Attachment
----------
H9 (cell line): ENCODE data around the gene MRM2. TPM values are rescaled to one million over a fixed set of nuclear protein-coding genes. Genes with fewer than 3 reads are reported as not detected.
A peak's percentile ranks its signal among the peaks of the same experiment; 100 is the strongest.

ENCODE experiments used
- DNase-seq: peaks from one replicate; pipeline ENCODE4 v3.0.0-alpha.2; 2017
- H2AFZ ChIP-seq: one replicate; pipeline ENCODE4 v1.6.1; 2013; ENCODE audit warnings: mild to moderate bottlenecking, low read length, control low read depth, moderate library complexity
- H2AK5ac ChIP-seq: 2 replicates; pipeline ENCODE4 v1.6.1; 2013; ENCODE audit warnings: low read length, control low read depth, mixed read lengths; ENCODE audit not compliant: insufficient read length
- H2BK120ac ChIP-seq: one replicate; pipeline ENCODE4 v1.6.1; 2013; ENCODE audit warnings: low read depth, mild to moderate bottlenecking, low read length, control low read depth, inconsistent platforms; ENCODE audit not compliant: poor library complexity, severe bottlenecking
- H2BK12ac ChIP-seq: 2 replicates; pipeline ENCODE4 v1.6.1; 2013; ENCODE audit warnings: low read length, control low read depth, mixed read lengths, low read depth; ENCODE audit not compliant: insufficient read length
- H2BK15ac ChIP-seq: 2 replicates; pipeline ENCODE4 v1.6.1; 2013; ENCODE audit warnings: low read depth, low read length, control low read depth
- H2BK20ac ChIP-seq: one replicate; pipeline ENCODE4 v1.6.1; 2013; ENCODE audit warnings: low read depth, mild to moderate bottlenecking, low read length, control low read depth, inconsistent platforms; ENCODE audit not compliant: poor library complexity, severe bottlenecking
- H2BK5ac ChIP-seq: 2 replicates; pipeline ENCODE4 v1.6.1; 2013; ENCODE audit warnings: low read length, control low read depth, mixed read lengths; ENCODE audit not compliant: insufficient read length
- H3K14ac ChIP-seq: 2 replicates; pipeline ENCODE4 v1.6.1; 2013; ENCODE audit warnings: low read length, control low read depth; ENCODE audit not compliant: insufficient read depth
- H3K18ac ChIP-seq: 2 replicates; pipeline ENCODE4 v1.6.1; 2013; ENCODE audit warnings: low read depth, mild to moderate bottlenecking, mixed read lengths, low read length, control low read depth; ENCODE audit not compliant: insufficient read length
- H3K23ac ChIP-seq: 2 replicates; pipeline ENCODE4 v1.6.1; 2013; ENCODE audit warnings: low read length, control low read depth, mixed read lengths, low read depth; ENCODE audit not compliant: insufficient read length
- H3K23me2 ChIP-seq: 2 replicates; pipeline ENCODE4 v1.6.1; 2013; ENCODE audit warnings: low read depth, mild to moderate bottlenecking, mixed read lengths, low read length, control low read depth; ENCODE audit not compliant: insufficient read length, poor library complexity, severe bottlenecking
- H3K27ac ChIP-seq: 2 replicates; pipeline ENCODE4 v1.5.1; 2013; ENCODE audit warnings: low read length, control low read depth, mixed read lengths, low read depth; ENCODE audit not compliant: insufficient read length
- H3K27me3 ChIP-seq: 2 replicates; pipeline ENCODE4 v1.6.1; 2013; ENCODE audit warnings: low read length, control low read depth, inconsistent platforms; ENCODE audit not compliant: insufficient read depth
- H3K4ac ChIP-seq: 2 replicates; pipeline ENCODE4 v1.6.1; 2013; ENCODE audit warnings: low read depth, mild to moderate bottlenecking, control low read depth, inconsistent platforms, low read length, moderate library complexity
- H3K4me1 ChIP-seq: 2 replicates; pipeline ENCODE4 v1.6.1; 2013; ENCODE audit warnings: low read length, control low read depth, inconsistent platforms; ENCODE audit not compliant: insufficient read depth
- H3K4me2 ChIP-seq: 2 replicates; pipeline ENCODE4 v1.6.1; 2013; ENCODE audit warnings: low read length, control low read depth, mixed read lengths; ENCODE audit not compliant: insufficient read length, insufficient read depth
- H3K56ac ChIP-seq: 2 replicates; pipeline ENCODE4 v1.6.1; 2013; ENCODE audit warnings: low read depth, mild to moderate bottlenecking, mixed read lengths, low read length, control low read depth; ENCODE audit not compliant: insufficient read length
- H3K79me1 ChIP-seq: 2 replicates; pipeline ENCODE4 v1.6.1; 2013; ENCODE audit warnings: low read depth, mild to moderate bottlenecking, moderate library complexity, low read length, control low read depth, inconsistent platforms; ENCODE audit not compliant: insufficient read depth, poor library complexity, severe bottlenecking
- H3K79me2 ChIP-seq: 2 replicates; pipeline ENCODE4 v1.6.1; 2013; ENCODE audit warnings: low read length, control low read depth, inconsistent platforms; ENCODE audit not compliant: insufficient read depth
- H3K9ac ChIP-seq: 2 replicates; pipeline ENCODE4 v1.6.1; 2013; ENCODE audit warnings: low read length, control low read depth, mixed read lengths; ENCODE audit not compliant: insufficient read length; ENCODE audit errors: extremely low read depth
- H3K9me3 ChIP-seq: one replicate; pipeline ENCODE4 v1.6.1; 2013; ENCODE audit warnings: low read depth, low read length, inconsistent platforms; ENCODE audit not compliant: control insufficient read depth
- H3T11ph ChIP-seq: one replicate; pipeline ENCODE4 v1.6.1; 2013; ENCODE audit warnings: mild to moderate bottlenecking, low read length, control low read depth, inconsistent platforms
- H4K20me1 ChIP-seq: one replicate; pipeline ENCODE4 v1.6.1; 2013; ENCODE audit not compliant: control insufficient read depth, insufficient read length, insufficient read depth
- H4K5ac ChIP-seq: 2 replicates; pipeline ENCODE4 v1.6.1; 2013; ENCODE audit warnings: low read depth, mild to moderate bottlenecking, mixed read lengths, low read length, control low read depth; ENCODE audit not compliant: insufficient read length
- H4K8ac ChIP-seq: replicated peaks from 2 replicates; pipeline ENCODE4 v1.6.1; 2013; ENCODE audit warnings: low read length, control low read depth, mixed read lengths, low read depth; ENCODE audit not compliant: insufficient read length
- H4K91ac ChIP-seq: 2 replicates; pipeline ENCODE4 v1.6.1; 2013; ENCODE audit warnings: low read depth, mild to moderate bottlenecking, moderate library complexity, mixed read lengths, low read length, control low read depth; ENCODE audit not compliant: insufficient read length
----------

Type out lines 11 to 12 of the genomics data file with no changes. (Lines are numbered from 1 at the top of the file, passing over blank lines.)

- H2BK5ac ChIP-seq: 2 replicates; pipeline ENCODE4 v1.6.1; 2013; ENCODE audit warnings: low read length, control low read depth, mixed read lengths; ENCODE audit not compliant: insufficient read length
- H3K14ac ChIP-seq: 2 replicates; pipeline ENCODE4 v1.6.1; 2013; ENCODE audit warnings: low read length, control low read depth; ENCODE audit not compliant: insufficient read depth